You know how it is with adolescents -- one random remark can shut them down for good and you're left talking to an empty room. We're not telling you to avoid certain subjects altogether, though. Ideally, you should be able to ask your tween about nearly everything. The art is finding the best way to approach him or her. Here's how you shouldn't do it:
- Ask rote questions: Asking your tween the same thing every single day, the exact same way, doesn't make you seem interested. It actually comes across as insincere. You know how you automatically say, "Hi, how are you?" to a co-worker or neighbor in passing? It's the same sort of thing with your tween. Eventually your tween is going to think you're not really listening if you distractedly ask the same question every afternoon.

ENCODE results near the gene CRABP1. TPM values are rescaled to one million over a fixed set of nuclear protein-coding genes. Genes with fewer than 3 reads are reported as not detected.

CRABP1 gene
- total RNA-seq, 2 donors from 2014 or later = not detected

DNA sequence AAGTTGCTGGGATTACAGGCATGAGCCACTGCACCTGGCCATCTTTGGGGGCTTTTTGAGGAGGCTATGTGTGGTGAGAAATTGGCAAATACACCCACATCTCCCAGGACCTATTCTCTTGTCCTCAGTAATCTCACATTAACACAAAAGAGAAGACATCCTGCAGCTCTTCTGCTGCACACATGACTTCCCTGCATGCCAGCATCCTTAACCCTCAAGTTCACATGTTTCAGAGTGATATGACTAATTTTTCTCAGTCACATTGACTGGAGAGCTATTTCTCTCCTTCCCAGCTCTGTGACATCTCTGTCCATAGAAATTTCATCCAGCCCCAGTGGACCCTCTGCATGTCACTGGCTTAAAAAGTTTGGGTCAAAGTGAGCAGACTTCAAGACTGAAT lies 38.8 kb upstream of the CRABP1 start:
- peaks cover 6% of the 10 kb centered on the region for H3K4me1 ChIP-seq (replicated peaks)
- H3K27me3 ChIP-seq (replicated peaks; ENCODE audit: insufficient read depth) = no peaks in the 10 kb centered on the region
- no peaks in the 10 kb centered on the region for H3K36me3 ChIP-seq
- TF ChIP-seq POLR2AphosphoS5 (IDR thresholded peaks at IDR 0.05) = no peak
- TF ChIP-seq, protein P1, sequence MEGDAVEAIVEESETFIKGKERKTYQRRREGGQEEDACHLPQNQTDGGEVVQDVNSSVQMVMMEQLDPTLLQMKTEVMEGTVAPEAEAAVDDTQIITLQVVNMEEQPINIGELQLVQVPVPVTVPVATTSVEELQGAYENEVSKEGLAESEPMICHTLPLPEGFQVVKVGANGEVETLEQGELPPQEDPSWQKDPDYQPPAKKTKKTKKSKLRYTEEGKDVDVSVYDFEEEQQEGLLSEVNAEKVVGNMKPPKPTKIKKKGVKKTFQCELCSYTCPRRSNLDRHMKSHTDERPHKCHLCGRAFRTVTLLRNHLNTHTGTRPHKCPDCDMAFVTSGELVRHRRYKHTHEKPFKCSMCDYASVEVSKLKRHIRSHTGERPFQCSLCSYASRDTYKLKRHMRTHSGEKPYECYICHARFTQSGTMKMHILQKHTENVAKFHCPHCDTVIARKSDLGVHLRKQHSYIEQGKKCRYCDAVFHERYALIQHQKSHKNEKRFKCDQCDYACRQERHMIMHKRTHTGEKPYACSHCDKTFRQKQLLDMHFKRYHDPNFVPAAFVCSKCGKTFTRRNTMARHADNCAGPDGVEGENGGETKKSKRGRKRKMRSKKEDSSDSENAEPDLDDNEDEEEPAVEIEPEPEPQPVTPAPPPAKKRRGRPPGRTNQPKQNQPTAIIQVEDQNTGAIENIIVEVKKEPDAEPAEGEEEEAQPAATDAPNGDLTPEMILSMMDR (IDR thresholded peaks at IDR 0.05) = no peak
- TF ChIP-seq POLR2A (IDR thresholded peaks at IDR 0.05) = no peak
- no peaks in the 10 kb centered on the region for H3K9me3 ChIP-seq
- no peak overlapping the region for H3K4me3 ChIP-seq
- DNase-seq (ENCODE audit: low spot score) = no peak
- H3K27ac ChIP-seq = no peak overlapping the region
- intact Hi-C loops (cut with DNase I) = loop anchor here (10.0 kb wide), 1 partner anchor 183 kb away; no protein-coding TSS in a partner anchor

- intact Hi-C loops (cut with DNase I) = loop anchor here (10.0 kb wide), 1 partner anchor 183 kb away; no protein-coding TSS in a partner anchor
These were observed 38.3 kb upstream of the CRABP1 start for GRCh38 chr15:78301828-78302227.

- Ask open-ended questions: If you ask a question like, "Did you have a good time?" you'll likely receive a curt "yes" and that's it. You're more likely to elicit an honest (and interesting!) response if you phrase the question more like this: "What was your favorite moment of the party?"
- Interrupt: You hate to be interrupted -- so why would you do it to your kid? Even if you're 100 percent sure you know what your tween is going to say, interrupting comes across as disrespectful and makes it seem like you're not really interested in what your child has to say.
- Dismiss your child's feelings: Your tween's soliloquy about Justin Bieber or her long-winded explanation about how you-would-not-believe-what-Christine-said-to-me-today might seem boring and unimportant. But don't tell her that she'll "get over it" or ask him to "get to the point." Your child's feelings are very real and very deep, even if they seem silly to you.
Now we know the wrong way to talk to your tween. Next, let's talk about the right way.